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Tim Sargisson: Carpe annum

More negative headlines in recent weeks have not enhanced the reputation of the adviser community yet, says Tim Sargisson, 2018 must be the year for a concerted collective effort to demonstrate how it adds value. 

Before we go any further – a happy, healthy and prosperous New Year to all Professional Adviser readers. Still, it has been a mixed start to the year for advisers in terms of two stories that have broken in the first few weeks of 2018.

First, the depressing news that is the Financial Services Compensation Scheme (FSCS) announcement that it is to raise an additional £23.9m following greater than expected claims about self-invested personal pensions (SIPPs).

SIPP claims is the debacle that keeps on taking and seems to show no signs of abating. The stable door is still wide open and the nag long since bolted, but what is actually going on here? For one thing, is this really the price for investor choice as FSCS chief executive Mark Neale would have us believe. Putting it politely, this is an extraordinary statement and worrying in the context it is given for two reasons.

The first is in terms of reinforcing the fundamental flaw with the whole rotten structure which is that the polluter does not pay. It is the rest of us who pick up the tab for the wilful behaviour of others driven by ignorance and greed in recommending investments that fall over and so take everyone down with them.

Tim Sargisson: Steel yourself for another pension scandal

The second is that the corollary of Neale’s point is it absolves everyone of the need and responsibility of managing risk in their business. I have made the point in previous blogs that Stevie Wonder has a better handle on managing risk compared with too many in our industry when he came out with the line in his song ‘Superstition’ that if you believe in things you don’t understand then you suffer – along with the rest of us I might add.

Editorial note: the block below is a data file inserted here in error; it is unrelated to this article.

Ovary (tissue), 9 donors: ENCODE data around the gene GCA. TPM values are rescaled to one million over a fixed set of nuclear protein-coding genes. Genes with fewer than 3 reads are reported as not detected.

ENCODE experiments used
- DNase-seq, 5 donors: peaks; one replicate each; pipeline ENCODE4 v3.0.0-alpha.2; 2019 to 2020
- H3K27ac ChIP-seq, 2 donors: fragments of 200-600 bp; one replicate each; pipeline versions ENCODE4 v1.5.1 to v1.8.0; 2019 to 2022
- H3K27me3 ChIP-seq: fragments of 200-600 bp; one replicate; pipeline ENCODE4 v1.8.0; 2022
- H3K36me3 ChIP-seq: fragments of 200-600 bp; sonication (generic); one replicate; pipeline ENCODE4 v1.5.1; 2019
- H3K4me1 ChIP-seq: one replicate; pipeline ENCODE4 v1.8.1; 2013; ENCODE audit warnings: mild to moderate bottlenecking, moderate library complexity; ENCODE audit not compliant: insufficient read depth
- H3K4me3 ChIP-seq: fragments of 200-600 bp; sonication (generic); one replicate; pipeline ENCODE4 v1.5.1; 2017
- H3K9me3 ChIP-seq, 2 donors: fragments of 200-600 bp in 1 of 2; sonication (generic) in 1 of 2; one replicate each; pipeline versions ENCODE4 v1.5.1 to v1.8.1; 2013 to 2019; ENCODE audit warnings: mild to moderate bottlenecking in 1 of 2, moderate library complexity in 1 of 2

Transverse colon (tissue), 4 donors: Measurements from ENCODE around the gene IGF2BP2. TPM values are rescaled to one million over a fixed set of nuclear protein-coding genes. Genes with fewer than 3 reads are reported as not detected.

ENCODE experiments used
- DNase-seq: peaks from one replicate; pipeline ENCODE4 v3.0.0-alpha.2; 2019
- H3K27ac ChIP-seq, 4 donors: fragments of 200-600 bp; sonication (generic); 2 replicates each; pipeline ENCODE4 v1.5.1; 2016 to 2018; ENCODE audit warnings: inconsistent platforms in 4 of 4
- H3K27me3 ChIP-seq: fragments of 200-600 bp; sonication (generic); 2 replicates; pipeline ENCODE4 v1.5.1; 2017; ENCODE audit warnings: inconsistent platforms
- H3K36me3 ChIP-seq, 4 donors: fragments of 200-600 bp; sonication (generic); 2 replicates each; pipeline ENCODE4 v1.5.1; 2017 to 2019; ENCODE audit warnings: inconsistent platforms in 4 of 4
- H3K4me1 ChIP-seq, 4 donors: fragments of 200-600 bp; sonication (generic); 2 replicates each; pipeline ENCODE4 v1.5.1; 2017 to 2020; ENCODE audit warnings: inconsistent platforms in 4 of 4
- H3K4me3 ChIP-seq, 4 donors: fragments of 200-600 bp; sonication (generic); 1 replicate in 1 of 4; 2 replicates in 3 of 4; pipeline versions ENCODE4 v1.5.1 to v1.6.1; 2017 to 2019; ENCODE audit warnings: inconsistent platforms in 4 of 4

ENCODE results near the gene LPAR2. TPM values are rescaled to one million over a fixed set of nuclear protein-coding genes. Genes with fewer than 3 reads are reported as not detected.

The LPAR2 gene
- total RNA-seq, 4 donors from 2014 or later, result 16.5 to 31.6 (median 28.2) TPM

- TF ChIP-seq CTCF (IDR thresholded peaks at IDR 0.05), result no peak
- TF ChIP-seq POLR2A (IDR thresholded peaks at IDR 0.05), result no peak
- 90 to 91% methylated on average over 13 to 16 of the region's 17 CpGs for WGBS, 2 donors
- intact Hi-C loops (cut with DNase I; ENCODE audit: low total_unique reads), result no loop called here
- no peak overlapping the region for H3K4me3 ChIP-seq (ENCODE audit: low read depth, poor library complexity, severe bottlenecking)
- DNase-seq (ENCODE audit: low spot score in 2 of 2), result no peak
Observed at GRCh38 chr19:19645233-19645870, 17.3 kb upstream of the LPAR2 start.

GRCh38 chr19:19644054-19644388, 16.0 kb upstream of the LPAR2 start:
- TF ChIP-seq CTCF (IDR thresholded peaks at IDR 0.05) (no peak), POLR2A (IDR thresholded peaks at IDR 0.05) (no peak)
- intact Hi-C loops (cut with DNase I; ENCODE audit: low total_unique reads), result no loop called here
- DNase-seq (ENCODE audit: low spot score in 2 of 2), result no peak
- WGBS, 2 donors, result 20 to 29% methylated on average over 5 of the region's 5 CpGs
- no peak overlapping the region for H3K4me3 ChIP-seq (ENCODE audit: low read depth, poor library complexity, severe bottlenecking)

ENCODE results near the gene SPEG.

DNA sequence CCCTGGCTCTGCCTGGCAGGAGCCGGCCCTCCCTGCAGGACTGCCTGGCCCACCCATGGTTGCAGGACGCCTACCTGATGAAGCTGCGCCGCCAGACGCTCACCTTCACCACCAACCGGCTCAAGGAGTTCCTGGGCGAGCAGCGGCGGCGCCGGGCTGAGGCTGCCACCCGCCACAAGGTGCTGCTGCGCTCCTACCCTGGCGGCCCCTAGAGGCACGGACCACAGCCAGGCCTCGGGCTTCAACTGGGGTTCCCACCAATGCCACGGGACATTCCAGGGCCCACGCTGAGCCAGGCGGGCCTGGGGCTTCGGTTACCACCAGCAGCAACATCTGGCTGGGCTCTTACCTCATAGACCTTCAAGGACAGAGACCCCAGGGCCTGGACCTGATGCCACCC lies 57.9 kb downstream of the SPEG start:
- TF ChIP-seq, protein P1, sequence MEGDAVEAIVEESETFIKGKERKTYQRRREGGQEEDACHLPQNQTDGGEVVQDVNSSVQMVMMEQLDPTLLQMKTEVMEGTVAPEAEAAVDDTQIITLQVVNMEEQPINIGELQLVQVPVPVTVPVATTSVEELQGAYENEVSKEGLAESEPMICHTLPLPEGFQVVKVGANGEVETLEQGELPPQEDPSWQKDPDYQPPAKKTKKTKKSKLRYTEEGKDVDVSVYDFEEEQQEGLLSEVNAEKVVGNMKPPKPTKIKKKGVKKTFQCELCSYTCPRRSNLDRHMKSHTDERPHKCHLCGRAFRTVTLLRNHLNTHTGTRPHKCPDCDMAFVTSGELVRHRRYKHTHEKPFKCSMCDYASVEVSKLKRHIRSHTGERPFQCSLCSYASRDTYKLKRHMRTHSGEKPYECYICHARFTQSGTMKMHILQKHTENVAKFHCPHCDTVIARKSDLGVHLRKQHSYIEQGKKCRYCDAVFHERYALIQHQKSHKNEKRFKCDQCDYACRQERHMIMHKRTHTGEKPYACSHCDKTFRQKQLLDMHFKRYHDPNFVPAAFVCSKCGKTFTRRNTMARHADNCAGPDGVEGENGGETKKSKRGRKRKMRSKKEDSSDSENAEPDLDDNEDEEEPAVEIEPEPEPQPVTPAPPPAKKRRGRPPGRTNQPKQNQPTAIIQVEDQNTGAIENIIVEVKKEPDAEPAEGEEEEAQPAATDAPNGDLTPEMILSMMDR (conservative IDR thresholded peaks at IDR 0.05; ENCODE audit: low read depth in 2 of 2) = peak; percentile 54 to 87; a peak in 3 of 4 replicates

The point is that choice and risk go hand in hand and, as advisers, it is our responsibility to manage both elements for our clients in a sensible and proportionate manner.

The British Steel debacle highlights how much further we still have to go. Let’s be honest, if it had not been for the swift intervention of the FCA – largely at the behest of Frank Field and the rest of the Work and Pensions Select Committee – these steelworkers, with average transfer values in excess of £300,000, could have been persuaded to invest in all manner of toxic stuff.

With up to a dozen firms banned by the FCA where the method of engagement seems to have been to attempt to sway workers over ‘sausage and chips’ or ‘chicken in the basket’, it is has be asked how, after 30 years of regulation, firms are still in business if they believe it is acceptable to operate in this way? Where is the real protection afforded to vulnerable people?

On the plus side 

On the plus side, Platforum welcomed 2018 with its latest ‘Consumer Insights’ report and, with it, the good news that the tendency to be entirely self‐directed decreased in 2017. This contrasts with the substantial increase Platforum saw this time last year. Similarly, the proportion of entirely advised investors fell off considerably a year ago but the latest figure is back in line with previous years.

Platforum’s research confirmed 34% of British investors deal with their investments themselves, with no help or advice from experts, while 18% leave it all to an expert and have as little to do with investment as possible.

The new data is consistent with a long‐term trend towards a higher level of self‐directed investing – nevertheless the demand for advice looks resilient. Moreover, the future intentions of cash savers who are thinking about investing suggest there is a healthy pipeline of new investors who may need advice. The fly in the ointment is that half of these are likely to go to a high street bank compared with one fifth who would go to an IFA.

Clearly the more negative headlines we have seen in recent weeks do nothing to enhance the reputation of the adviser community and 2018 must be the year for a concerted collective effort to demonstrate how we add value by supporting consumers to achieve their financial goals.

Published on 16th January

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